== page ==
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The fact that I can buy Ralph Lauren (NYSE:RL) jeans at TJ Maxx is a bad sign for Polo Ralph Lauren.

This has been an all-American, upscale brand for more than 40 years, but can it last? Branding 101 tells you that if you are supposed to be considered a “luxury” brand, a presence on discounted retail racks does nothing but cheapen your brand image. Too much distribution through the off-price channels could be the ruin of Polo Ralph Lauren.

Further, the company's fate is closely linked to that of department stores, which have been losing market share for years and now are consolidating. In fiscal 2005, more than 25% of Polo Ralph Lauren's total revenue came from Federated, Mays and Dillard, with over 18% of revenue from just Federated and Mays. Now that Federated and Mays have merged, Polo may see a real contraction in its sales.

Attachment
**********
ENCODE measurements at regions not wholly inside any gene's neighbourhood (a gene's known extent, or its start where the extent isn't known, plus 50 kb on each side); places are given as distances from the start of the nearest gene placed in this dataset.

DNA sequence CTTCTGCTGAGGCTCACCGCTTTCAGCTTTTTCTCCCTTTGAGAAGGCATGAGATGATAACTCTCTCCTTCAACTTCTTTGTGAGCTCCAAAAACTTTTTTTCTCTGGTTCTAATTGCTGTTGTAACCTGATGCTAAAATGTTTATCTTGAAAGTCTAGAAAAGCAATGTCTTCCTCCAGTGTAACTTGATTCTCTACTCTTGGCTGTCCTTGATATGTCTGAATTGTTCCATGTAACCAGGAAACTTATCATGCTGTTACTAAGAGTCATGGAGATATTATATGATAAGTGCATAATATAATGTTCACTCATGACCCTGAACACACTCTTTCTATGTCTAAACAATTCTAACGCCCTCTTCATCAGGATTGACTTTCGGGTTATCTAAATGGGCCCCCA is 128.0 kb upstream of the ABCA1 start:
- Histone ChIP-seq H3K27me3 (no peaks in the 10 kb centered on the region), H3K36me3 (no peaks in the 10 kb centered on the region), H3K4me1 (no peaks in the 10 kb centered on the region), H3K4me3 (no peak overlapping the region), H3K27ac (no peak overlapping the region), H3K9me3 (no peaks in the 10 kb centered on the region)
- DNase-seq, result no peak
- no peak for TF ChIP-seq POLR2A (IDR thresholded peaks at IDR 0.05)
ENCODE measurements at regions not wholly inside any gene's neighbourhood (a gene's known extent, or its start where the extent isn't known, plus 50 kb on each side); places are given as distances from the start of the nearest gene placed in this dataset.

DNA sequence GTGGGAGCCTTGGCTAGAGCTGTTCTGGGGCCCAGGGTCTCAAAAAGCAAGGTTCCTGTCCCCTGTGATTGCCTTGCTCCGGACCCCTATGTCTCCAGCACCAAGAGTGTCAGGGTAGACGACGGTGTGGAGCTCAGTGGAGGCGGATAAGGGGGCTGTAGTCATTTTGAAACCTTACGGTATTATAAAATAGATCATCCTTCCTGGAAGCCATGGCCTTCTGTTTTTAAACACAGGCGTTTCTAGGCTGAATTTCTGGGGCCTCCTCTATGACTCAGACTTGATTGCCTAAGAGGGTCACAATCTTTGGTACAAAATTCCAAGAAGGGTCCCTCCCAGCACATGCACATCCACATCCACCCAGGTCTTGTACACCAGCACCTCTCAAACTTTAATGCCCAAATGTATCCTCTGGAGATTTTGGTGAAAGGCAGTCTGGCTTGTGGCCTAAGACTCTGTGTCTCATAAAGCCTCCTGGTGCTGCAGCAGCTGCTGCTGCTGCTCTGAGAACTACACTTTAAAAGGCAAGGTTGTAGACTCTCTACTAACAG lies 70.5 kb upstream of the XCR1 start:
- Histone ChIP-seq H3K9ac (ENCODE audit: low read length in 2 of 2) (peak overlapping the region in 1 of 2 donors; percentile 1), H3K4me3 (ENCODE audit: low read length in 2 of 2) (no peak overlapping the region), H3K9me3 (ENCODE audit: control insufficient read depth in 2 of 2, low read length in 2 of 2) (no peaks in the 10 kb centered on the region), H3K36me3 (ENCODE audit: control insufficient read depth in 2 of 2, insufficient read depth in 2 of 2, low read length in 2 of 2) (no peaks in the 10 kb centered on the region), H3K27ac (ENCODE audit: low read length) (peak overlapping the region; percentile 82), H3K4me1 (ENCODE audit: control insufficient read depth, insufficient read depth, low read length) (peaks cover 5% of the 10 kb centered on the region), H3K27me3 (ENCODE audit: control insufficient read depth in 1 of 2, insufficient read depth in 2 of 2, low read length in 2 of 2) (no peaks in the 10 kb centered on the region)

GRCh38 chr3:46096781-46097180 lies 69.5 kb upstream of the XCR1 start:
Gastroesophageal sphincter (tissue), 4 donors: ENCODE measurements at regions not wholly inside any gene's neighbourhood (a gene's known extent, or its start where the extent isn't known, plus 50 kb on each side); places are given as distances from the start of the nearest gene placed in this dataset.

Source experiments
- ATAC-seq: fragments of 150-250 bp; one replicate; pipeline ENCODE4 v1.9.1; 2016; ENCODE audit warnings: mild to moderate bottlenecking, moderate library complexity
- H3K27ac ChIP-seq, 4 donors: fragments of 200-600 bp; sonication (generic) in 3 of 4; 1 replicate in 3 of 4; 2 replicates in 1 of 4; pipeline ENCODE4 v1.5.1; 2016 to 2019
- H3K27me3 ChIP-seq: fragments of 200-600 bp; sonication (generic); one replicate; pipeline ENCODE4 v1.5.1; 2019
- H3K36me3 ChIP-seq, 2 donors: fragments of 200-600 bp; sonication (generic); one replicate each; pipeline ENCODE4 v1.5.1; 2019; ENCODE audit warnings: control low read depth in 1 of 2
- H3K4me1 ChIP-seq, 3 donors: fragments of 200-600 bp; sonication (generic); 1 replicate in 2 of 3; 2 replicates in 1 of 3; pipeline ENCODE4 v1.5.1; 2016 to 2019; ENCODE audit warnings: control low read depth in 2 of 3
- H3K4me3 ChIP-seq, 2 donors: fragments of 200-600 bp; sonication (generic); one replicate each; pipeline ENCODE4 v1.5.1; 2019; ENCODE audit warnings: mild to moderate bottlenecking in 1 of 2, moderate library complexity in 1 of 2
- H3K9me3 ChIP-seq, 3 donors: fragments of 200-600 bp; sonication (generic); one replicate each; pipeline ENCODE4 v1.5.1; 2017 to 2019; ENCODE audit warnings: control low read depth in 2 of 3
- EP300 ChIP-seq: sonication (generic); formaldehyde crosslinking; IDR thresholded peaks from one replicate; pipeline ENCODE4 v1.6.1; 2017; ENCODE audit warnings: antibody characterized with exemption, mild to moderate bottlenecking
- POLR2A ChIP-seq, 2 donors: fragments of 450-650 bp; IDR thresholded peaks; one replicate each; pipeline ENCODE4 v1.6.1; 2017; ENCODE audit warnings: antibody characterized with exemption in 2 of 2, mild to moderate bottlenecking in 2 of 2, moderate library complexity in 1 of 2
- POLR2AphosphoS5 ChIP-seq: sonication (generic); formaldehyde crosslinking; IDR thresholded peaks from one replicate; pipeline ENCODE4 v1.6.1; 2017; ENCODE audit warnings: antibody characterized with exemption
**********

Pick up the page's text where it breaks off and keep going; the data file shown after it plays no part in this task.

I also don’t like that founder and CEO Ralph Lauren directly controls seven out of nine board seats -- and his interest makes up 88% of the shareholders votes. This is the Ralph Show, through and through, and as visionary as he may be, such dominance on the board doesn’t make for good corporate governance.

Type of stock: A slow growth apparel stock that has 40 years of being linked to all-American luxury.

Price target: I wouldn’t go near RL right now. Trading at $67.47, I’d buy only if the stock price dips to the mid-$40s.

Source: Ralph Lauren Is Undermining Its Brand